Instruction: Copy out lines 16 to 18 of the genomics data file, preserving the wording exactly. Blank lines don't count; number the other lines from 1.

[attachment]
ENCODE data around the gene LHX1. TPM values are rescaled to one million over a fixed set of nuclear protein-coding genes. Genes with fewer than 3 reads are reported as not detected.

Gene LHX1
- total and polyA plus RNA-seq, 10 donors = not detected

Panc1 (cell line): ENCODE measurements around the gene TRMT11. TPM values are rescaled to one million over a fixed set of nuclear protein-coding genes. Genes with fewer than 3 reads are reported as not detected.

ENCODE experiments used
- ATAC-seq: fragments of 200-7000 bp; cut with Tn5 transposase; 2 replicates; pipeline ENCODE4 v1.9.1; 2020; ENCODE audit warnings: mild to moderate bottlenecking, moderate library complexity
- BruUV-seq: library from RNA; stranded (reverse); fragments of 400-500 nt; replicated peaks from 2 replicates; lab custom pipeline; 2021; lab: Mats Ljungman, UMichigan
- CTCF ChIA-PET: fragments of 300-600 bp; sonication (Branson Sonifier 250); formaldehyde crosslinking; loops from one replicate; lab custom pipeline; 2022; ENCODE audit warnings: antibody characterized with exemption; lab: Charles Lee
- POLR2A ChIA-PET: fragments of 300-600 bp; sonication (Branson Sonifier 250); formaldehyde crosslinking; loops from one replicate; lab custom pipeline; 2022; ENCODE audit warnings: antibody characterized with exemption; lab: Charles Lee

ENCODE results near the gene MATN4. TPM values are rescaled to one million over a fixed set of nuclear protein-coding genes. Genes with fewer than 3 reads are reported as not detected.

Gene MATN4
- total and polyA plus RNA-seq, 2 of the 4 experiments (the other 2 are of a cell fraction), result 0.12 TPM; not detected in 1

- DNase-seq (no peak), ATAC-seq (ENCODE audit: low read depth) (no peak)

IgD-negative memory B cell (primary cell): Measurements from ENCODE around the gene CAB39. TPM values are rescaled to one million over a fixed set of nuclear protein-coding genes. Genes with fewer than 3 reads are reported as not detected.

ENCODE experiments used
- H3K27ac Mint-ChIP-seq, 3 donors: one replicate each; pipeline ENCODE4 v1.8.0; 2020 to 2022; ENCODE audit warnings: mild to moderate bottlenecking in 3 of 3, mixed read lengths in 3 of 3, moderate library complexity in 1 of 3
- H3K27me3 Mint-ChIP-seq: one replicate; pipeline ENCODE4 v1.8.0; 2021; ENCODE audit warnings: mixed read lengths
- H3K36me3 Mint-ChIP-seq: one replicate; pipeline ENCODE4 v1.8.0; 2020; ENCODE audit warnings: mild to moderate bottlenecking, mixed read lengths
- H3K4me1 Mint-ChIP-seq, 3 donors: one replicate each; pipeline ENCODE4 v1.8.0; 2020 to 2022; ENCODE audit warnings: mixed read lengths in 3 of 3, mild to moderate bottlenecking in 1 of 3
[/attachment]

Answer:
- H3K27ac Mint-ChIP-seq, 3 donors: one replicate each; pipeline ENCODE4 v1.8.0; 2020 to 2022; ENCODE audit warnings: mild to moderate bottlenecking in 3 of 3, mixed read lengths in 3 of 3, moderate library complexity in 1 of 3
- H3K27me3 Mint-ChIP-seq: one replicate; pipeline ENCODE4 v1.8.0; 2021; ENCODE audit warnings: mixed read lengths
- H3K36me3 Mint-ChIP-seq: one replicate; pipeline ENCODE4 v1.8.0; 2020; ENCODE audit warnings: mild to moderate bottlenecking, mixed read lengths